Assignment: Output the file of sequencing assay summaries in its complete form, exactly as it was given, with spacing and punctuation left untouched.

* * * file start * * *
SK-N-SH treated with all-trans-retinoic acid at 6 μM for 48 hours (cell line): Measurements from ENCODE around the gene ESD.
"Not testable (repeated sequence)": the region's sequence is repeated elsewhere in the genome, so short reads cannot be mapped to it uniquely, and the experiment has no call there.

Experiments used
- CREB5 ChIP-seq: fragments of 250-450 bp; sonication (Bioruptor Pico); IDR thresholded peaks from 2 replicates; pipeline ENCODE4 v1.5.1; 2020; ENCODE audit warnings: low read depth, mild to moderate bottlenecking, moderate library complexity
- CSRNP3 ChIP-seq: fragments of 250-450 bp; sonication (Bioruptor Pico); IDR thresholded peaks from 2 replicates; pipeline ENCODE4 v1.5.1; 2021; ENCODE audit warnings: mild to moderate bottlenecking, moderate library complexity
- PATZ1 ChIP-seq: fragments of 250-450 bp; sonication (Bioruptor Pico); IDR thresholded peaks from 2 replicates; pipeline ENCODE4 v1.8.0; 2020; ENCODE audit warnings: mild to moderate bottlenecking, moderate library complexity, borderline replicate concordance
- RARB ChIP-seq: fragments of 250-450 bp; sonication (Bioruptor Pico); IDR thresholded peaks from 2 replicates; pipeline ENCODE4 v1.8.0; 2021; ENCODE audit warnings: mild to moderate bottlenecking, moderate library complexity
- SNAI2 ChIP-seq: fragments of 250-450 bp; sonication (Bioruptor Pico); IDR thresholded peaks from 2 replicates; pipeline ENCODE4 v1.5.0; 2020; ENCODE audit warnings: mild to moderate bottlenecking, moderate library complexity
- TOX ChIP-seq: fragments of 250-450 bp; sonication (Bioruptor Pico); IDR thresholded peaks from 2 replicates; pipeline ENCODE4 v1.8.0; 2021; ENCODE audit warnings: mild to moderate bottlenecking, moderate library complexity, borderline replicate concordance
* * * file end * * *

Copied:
SK-N-SH treated with all-trans-retinoic acid at 6 μM for 48 hours (cell line): Measurements from ENCODE around the gene ESD.
"Not testable (repeated sequence)": the region's sequence is repeated elsewhere in the genome, so short reads cannot be mapped to it uniquely, and the experiment has no call there.

Experiments used
- CREB5 ChIP-seq: fragments of 250-450 bp; sonication (Bioruptor Pico); IDR thresholded peaks from 2 replicates; pipeline ENCODE4 v1.5.1; 2020; ENCODE audit warnings: low read depth, mild to moderate bottlenecking, moderate library complexity
- CSRNP3 ChIP-seq: fragments of 250-450 bp; sonication (Bioruptor Pico); IDR thresholded peaks from 2 replicates; pipeline ENCODE4 v1.5.1; 2021; ENCODE audit warnings: mild to moderate bottlenecking, moderate library complexity
- PATZ1 ChIP-seq: fragments of 250-450 bp; sonication (Bioruptor Pico); IDR thresholded peaks from 2 replicates; pipeline ENCODE4 v1.8.0; 2020; ENCODE audit warnings: mild to moderate bottlenecking, moderate library complexity, borderline replicate concordance
- RARB ChIP-seq: fragments of 250-450 bp; sonication (Bioruptor Pico); IDR thresholded peaks from 2 replicates; pipeline ENCODE4 v1.8.0; 2021; ENCODE audit warnings: mild to moderate bottlenecking, moderate library complexity
- SNAI2 ChIP-seq: fragments of 250-450 bp; sonication (Bioruptor Pico); IDR thresholded peaks from 2 replicates; pipeline ENCODE4 v1.5.0; 2020; ENCODE audit warnings: mild to moderate bottlenecking, moderate library complexity
- TOX ChIP-seq: fragments of 250-450 bp; sonication (Bioruptor Pico); IDR thresholded peaks from 2 replicates; pipeline ENCODE4 v1.8.0; 2021; ENCODE audit warnings: mild to moderate bottlenecking, moderate library complexity, borderline replicate concordance